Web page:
as the whole world gravitates toward fundamentalism…

Joseph Ratzinger, the conservative Catholic Cardinal that was just elected Pope, was a member of the Hitler Youth as a youngster in Germany. And, even though he deserted in 1945, he also served in the German military for a while. (The references I’ve found thus far say that Ratzinger was in “the German military,” but they don’t use the term “Nazi.” Is there a distinction that I’m not aware of, or are they just being kind to the Cardinal? I was under the impression that everyone in the military that time was a de facto member of the party. WWII isn’t something I know much about though.)

We’re told not to make too much of the fact that he was in the Hitler Youth, or that he later served Hitler in the military though. We’re told that he was an “unenthusiastic” follower of Hitler. And, we’re reminded, “it’s not like he worked in a death camp.” (He was assigned to an anti-aircraft group charged with protecting a BMW factory.)

More recently, I’m told by friends that he worked to see Bush reelected here in the US. (I’m not sure how he did this, exactly, but that’s what I’m told.) By all accounts, he is as conservative as the come… So, if you were waiting for a Pope that would tell the people in Africa that they could use rubbers to protect themselves from AIDs, you’d better have a seat. And he’s also not the kind of guy to extend a hand in friendship to the gay community either… Speaking of which, here’s an excerpt from Andrew Sullivan’s blog:

There is simply no other figure more extreme than the new Pope on the issues that divide the Church. No one. He raised the stakes even further by his extraordinarily bold homily at the beginning of the conclave, where he all but declared a war on modernity, liberalism (meaning modern liberal democracy of all stripes) and freedom of thought and conscience. And the speed of the decision must be interpreted as an enthusiastic endorsement of his views. What this says to American Catholics is quite striking: it’s not just a disagreement, it’s a full-scale assault.

So, make of that what you will. Maybe I’m a pessimist, but it looks to me as though the Catholics have cast their lot, deciding to meet fundamentalism with fundamentalism… Yup, it looks like we might be heading into a confrontation of Biblical proportions… If ever there was a time that called for an extremist, former-Nazi Pope, God knows it’s now.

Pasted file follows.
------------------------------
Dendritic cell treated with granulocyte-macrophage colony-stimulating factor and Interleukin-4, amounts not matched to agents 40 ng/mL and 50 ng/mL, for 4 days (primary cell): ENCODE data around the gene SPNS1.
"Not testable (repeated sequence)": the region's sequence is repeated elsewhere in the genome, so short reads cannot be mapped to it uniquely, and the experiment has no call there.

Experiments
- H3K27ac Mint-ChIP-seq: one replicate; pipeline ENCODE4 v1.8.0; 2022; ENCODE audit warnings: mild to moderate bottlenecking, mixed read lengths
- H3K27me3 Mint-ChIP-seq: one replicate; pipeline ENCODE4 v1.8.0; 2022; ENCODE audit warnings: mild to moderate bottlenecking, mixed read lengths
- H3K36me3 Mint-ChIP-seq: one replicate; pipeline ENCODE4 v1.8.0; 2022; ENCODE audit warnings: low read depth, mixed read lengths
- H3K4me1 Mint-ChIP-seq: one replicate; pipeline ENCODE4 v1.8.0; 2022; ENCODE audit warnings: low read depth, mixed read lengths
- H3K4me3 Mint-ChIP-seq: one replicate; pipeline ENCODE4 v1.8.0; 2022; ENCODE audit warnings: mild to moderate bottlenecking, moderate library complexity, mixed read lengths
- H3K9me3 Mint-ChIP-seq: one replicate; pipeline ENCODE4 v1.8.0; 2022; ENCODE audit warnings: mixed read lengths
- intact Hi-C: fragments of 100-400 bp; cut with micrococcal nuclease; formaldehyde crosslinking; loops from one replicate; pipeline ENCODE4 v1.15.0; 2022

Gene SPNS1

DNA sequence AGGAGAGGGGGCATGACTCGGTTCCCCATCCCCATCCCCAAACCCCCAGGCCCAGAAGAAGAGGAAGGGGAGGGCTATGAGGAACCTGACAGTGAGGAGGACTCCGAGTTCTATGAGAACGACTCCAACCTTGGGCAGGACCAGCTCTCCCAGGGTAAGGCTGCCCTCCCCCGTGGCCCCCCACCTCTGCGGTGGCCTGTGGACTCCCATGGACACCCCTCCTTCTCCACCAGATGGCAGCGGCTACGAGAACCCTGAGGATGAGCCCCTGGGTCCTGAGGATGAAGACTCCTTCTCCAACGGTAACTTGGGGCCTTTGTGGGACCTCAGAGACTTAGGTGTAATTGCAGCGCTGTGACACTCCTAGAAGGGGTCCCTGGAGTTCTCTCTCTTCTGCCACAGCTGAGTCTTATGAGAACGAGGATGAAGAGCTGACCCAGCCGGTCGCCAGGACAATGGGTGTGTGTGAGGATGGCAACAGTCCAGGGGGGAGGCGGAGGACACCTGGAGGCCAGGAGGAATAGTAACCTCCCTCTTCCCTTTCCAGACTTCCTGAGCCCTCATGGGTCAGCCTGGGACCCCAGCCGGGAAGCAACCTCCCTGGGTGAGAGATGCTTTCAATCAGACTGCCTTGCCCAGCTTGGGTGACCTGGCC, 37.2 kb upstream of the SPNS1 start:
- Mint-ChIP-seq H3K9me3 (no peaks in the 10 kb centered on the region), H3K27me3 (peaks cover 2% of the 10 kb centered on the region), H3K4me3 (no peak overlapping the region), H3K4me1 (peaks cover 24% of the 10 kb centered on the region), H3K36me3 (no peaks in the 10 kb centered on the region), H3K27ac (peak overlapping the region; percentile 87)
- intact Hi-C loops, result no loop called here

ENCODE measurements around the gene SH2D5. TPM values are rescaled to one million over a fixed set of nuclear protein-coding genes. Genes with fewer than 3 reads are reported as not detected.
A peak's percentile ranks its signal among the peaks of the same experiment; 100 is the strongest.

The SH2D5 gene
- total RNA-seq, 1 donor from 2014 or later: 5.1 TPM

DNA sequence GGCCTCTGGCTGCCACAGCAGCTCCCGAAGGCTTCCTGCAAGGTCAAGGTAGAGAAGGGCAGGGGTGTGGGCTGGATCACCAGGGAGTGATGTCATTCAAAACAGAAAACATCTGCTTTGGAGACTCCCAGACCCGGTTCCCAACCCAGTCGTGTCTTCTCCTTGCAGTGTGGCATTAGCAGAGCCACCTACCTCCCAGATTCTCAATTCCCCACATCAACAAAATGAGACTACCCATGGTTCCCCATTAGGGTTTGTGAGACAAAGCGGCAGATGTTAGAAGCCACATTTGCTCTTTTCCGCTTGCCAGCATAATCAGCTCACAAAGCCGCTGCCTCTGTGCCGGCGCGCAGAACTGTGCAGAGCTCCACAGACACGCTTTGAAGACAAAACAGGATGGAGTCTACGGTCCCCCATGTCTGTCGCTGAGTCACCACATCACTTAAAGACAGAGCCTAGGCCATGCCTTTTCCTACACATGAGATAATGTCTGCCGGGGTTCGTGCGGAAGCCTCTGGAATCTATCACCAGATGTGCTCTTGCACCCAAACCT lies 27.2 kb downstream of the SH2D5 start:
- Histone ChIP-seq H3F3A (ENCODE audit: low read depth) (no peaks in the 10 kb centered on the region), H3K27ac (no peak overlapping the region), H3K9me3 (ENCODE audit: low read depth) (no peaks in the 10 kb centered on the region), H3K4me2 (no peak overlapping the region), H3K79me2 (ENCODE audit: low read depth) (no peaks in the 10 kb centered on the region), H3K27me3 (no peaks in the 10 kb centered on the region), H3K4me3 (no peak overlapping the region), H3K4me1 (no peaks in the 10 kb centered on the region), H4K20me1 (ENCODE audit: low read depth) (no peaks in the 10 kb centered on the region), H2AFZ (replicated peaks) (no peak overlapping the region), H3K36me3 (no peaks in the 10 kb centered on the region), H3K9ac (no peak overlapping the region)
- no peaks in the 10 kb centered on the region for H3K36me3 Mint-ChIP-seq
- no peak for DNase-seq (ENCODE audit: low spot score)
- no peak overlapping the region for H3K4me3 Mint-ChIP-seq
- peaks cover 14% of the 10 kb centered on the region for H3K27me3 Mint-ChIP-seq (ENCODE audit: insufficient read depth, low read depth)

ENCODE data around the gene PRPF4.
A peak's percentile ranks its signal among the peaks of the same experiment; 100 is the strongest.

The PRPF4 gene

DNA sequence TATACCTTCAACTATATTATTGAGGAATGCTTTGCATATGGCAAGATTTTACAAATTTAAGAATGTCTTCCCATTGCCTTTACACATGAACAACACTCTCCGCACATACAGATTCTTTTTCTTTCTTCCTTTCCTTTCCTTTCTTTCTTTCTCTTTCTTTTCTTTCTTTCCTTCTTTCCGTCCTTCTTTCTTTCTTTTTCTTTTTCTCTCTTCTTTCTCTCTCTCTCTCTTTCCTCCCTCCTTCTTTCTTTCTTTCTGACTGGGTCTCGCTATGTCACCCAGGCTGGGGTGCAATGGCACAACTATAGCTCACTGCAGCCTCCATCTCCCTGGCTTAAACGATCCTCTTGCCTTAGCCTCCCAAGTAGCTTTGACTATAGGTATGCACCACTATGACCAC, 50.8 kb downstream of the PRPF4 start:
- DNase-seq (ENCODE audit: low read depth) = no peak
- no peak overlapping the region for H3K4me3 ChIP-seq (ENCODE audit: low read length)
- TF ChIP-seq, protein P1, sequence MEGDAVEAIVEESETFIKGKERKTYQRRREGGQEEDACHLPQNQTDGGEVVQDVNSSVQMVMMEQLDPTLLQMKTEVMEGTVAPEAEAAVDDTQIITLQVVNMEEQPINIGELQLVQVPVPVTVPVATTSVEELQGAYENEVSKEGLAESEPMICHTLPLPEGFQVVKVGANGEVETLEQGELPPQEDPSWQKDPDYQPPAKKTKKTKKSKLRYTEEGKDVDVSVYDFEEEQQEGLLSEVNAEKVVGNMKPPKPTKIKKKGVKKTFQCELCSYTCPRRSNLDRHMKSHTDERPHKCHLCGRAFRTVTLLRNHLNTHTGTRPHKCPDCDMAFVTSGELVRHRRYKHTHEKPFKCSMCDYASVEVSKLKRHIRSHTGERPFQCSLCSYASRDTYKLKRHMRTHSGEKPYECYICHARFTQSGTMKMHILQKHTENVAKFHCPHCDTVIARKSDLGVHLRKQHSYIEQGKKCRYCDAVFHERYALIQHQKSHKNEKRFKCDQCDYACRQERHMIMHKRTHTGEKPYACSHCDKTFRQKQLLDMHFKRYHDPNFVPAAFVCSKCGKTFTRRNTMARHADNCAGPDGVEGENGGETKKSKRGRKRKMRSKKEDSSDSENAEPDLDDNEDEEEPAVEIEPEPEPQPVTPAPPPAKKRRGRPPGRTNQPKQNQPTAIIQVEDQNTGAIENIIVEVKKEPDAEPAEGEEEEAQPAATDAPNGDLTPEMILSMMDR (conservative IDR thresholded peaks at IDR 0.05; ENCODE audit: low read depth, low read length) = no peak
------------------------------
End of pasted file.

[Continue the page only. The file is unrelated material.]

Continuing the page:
Here, in hopes that it might not make our present situation look quite so bleak, is a clip from a Detroit Free Press article on the beautiful legacy left by Ratzinger’s predecessors, the old-school Popes of antiquity:

One of the most bizarre loose ends was the “cadaver synod” after the election in 896 of the insanely vengeful Pope Stephen VI. He harbored so much anger at a predecessor, Pope Formosus, that he had his corpse exhumed.

Formosus’ decomposing body was dressed in papal vestments, propped on a throne and put on trial for crimes against church law, including perjury. Unable to mount a defense, Formosus’ ghastly remains were convicted. As punishment, the three fingers Formosus once used to bless the faithful were hacked from his right hand. His body was dragged away and thrown into the Tiber River.

Piling crime upon crime like a modern suspense novel, Stephen soon was thrown into prison himself. Formosus’ friends crept into his cell and strangled him.

“Even professional historians shy away from this period because these things are so horrifying,” said John-Peter Pham, a papal historian at James Madison University in Virginia and the author of the newly released “Heirs of the Fisherman” (Oxford Press).

Just how horrible did it get? Well, squeamish readers should skip the next three paragraphs.

Because the papacy often was treated as a political pawn, popes sometimes found themselves at the mercy of ruthless rulers.

Consider poor John XVI, who thought he was the rightful pope, according to Roman nobles who pushed him onto the papal throne in 997. Unfortunately, another politically powerful pope, Gregory V, was alive elsewhere in Europe.